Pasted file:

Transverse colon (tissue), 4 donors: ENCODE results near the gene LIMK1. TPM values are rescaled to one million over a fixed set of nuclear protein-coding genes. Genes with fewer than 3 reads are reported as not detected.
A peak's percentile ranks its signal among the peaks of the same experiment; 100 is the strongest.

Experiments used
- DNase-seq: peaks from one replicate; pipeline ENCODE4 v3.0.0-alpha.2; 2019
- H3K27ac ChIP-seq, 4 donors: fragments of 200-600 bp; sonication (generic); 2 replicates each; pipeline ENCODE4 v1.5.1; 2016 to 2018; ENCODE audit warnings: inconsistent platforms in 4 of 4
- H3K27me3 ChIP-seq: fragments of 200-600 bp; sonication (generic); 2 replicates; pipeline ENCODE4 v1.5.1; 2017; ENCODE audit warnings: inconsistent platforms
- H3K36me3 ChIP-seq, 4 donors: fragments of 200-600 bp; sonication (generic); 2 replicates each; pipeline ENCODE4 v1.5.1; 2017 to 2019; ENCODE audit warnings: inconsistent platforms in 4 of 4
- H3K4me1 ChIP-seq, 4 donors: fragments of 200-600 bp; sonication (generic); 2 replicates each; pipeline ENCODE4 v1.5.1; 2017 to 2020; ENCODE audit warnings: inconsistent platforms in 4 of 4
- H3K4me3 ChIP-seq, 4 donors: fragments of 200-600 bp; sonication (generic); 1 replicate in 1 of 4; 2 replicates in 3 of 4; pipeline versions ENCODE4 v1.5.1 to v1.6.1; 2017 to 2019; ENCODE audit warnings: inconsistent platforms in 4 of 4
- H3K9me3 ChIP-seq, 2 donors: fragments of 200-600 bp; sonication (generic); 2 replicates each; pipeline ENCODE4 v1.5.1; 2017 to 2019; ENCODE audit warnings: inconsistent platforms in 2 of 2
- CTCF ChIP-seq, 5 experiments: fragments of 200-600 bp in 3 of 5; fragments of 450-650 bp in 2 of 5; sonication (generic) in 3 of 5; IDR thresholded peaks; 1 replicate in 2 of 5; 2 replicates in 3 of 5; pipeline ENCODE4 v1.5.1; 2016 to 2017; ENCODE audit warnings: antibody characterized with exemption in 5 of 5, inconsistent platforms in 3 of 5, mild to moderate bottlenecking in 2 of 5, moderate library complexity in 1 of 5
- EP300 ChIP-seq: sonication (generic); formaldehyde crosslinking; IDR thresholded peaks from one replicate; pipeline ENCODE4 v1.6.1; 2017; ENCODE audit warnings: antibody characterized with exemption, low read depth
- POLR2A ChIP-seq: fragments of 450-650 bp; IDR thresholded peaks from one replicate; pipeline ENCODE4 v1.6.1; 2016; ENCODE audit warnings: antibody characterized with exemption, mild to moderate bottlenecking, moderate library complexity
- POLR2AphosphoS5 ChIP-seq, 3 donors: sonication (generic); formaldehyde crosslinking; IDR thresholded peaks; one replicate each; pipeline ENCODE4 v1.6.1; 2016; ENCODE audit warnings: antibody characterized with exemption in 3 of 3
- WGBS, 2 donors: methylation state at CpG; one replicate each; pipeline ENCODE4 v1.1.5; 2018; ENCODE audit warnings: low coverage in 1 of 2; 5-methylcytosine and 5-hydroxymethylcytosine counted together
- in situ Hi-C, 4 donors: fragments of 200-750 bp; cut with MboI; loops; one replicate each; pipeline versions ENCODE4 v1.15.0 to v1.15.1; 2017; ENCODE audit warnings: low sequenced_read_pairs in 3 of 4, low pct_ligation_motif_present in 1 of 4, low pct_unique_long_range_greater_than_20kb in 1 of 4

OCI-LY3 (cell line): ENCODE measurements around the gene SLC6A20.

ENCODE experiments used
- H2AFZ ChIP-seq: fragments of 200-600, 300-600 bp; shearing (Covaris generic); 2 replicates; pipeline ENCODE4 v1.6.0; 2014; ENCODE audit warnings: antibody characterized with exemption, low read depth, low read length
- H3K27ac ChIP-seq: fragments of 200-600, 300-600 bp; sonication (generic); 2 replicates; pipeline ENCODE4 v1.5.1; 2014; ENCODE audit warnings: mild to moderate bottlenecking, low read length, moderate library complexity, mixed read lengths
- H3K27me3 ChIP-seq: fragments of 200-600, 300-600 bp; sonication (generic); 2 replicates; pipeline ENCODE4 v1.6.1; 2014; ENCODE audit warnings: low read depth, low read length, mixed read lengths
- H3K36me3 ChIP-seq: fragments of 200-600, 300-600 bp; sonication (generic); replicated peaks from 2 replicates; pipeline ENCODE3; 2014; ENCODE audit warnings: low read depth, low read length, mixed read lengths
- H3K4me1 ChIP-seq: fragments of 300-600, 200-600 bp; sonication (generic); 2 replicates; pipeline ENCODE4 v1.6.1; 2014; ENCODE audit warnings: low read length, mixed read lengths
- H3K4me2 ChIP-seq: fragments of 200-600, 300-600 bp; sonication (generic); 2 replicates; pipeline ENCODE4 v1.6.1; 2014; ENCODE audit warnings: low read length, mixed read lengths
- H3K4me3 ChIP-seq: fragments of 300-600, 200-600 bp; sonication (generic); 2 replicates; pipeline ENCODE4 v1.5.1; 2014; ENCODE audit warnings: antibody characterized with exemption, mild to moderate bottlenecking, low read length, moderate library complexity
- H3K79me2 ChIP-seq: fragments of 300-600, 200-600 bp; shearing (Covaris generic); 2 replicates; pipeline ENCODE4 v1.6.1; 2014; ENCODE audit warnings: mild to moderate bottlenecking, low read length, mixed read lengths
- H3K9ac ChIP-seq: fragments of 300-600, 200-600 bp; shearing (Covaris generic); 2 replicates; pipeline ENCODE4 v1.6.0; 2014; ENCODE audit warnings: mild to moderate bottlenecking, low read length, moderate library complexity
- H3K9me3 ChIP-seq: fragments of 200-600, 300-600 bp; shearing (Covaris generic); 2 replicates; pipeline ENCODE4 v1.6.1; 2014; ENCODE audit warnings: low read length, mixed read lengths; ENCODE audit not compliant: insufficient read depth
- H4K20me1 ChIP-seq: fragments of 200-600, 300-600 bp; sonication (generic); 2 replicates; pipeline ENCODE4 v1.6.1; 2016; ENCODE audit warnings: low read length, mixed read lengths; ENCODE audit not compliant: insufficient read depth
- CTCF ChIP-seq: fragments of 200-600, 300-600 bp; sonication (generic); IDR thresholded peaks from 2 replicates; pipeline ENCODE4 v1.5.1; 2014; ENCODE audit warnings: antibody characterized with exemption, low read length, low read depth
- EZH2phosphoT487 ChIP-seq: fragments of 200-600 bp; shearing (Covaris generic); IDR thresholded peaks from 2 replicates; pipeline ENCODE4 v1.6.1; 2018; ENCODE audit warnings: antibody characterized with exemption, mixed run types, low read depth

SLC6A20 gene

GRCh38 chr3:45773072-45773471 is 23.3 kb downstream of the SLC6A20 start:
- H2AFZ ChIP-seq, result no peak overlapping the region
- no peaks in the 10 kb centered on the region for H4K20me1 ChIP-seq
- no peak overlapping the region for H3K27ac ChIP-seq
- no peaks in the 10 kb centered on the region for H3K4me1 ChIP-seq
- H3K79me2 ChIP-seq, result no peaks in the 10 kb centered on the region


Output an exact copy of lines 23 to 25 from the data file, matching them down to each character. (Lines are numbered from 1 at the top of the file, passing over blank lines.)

- H3K4me1 ChIP-seq: fragments of 300-600, 200-600 bp; sonication (generic); 2 replicates; pipeline ENCODE4 v1.6.1; 2014; ENCODE audit warnings: low read length, mixed read lengths
- H3K4me2 ChIP-seq: fragments of 200-600, 300-600 bp; sonication (generic); 2 replicates; pipeline ENCODE4 v1.6.1; 2014; ENCODE audit warnings: low read length, mixed read lengths
- H3K4me3 ChIP-seq: fragments of 300-600, 200-600 bp; sonication (generic); 2 replicates; pipeline ENCODE4 v1.5.1; 2014; ENCODE audit warnings: antibody characterized with exemption, mild to moderate bottlenecking, low read length, moderate library complexity